ATM Card, Debit Card & Credit Card Overview

Ever wondered what the difference is between ATM cards, debit cards and credit cards? Although they may look similar, each works slightly differently and has different considerations. Here’s a brief description of each type of card and how it can affect your checking account balance.


ATMs or Automated Teller Machines are mostly used for cash withdrawals. If a bank allows it, you can deposit money into the account during and outside of regular business banking hours.

All funds are instantly deducted from the customer’s account using the ATM card.

There is no liability if a card is lost or stolen and the user reports it before any fraudulent charges are made. If a missing card is reported within 2 days of fraudulent activity, the maximum liability is $50.

If a card is reported lost or stolen more than 2 days but less than 60 days after it went missing, the customer may be held liable for damages up to $500. After 60 days, the customer may be held responsible for the entire amount missing from their account, as well as any accounts that may be connected to it.


Credit cards allow the consumer to purchase goods and services by borrowing against an approved line of credit. This is a loan.

If you are unable to pay the balance in full, the credit card company charges you interest.

If payment is late, the credit card company may also charge a late fee and cancel the promotional interest rate.

Unlike ATMs or ATM/debit cards, all charges, as well as any cash advances, are not automatically deducted from your checking account, unless specific arrangements are made by the bank.

Credit cards have some additional protections that debit and ATM cards do not have. If a credit card is lost or stolen, under the Fair Credit Billing Act, the maximum liability is $50. If a missing card is reported before any fraudulent charges are made, there is no liability.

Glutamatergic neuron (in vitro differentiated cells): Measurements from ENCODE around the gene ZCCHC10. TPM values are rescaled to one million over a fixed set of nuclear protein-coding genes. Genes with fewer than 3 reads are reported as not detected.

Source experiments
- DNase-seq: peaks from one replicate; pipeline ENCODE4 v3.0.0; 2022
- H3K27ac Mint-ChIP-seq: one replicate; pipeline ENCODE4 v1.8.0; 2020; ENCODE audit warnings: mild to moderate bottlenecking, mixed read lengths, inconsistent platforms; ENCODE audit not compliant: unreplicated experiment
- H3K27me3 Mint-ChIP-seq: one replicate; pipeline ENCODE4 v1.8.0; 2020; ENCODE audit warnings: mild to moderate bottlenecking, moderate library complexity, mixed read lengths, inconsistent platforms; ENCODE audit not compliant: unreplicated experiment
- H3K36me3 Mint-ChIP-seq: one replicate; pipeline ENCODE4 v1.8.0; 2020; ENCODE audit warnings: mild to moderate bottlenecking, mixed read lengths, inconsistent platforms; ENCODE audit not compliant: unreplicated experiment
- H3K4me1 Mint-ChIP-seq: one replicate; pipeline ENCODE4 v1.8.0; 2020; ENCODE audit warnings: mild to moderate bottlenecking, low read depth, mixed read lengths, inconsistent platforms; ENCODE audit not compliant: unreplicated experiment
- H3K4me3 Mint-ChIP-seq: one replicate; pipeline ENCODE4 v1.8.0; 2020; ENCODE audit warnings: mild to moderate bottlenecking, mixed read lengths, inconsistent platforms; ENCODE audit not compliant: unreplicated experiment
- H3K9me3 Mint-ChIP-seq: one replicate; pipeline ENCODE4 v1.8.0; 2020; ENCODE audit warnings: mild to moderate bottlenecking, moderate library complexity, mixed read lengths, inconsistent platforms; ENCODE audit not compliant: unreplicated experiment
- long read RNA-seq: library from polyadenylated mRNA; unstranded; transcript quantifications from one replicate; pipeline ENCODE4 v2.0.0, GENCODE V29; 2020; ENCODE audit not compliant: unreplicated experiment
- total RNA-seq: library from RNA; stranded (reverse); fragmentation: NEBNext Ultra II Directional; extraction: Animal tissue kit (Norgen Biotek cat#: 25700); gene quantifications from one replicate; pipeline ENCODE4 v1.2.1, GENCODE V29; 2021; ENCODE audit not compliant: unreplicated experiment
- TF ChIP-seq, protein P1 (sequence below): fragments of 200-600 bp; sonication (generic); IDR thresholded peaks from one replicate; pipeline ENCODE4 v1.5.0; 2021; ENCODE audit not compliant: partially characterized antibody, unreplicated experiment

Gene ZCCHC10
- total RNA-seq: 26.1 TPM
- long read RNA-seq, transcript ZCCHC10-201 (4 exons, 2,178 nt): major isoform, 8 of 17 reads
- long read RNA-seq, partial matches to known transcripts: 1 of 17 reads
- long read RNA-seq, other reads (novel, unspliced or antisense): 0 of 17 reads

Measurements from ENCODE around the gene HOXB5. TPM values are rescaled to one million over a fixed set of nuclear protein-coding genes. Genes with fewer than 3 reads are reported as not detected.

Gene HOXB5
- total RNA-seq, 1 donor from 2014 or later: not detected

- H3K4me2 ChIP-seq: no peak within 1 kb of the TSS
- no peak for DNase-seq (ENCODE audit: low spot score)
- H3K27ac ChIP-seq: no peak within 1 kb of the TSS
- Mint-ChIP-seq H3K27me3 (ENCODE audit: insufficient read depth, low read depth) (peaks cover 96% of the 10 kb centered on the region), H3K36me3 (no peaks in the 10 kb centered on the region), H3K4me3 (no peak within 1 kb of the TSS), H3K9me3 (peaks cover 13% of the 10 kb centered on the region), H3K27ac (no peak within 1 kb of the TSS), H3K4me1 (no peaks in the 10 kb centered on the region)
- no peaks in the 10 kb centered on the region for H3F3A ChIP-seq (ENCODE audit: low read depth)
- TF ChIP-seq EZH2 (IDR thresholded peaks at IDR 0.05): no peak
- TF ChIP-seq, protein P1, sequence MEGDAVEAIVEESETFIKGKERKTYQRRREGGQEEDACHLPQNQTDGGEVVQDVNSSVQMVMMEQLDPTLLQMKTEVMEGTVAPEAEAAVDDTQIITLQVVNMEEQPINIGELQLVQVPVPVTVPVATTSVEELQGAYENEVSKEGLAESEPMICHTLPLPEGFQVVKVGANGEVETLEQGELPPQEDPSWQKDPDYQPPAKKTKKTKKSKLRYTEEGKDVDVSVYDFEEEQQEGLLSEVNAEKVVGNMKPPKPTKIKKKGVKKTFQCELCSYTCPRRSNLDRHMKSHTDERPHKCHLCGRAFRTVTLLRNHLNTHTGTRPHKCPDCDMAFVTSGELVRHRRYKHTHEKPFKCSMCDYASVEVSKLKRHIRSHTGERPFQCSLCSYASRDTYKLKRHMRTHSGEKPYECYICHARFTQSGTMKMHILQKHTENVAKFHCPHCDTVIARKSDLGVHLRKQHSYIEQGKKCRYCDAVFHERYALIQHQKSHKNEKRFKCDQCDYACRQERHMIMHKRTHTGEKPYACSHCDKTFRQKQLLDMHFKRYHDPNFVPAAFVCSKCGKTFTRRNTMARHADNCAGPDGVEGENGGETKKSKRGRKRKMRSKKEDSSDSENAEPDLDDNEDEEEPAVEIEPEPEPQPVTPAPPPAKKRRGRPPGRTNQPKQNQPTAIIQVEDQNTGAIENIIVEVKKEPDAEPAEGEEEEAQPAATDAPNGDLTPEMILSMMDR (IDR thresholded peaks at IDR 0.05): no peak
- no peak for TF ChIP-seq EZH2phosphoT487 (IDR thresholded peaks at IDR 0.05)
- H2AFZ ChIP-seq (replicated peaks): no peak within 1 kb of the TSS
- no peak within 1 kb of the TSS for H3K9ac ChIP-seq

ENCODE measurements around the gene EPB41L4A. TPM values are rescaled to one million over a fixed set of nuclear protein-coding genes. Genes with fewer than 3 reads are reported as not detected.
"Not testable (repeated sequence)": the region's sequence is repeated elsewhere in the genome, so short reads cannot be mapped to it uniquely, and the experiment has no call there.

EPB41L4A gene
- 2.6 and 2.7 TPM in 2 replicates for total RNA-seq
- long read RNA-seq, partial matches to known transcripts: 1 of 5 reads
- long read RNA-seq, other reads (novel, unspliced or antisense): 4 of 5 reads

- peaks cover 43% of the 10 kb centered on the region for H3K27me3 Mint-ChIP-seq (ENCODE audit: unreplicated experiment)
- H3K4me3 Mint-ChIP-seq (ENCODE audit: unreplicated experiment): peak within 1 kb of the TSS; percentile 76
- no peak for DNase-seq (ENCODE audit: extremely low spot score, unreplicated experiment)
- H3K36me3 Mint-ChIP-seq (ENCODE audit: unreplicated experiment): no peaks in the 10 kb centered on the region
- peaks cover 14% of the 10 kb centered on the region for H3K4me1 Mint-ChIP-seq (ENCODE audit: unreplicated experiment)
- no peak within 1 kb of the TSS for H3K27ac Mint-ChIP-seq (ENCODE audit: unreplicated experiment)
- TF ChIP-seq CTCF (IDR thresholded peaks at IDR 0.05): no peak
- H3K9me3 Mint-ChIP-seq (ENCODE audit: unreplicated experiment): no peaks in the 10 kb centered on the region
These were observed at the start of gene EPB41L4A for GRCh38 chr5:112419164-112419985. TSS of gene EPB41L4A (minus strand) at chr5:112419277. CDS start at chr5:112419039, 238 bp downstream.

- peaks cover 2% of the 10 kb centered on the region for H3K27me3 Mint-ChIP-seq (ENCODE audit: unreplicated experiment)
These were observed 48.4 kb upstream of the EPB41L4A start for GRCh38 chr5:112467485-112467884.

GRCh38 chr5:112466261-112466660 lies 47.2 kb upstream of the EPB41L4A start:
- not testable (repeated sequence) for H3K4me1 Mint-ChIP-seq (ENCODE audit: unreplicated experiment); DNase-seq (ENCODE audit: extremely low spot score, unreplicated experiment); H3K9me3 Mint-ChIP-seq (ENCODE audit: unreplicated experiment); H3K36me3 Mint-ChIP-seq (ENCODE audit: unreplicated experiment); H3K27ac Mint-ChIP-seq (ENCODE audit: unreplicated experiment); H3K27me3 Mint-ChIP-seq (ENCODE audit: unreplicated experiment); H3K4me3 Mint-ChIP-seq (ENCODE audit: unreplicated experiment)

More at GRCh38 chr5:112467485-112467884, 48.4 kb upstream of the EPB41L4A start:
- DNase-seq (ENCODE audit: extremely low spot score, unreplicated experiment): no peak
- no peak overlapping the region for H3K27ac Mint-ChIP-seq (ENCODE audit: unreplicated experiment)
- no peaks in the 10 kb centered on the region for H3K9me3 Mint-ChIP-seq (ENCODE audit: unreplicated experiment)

Type of CardImmediate Withdrawal from a bank accountReceive a bill and pay at a later dateLiability if lost or stolen 
ATMYesNoMax of $50 if reported within 2 days; $500 if reported within 60 days; entire contents of account/linked account if reported after 60 days.
ATM/Debit Card with Visa or MasterCard logo*YesNoMax of $50 if reported within 2 days; $500 if reported within 60 days; entire contents of account/linked account if reported after 60 days.
Credit Card (American Express, Discover, MasterCard, Visa)NoYes$50 maximum


A debit card is a payment card that takes money directly from your checking account. Also called “check cards” or “bank cards,” debit cards can be used to purchase goods or services or to withdraw cash from an ATM. Debit cards can help reduce your need to carry cash, although these cards can sometimes incur fees.

How a Debit Card Works

A debit card is a card that is linked to your checking account. The amount you can spend on a debit card is determined by your account balance, not a credit limit like credit cards.

Unlike a credit card, you don’t go into debt when you use a debit card because you’re using it to access funds you already have. You don’t have to make a monthly minimum payment on a debit card because there’s no debt to pay off.

You can use a debit card to get cash from an ATM or you can make purchases with it like you would a credit card. With debit cards, you may be required to enter your PIN (personal identification number), although many debit cards can be used to make purchases without a PIN.

Debit cards withdraw funds instantly from the affiliate account. Therefore, your spending is limited to what’s available in your checking account, and the exact amount you can spend will fluctuate along with your account balance.

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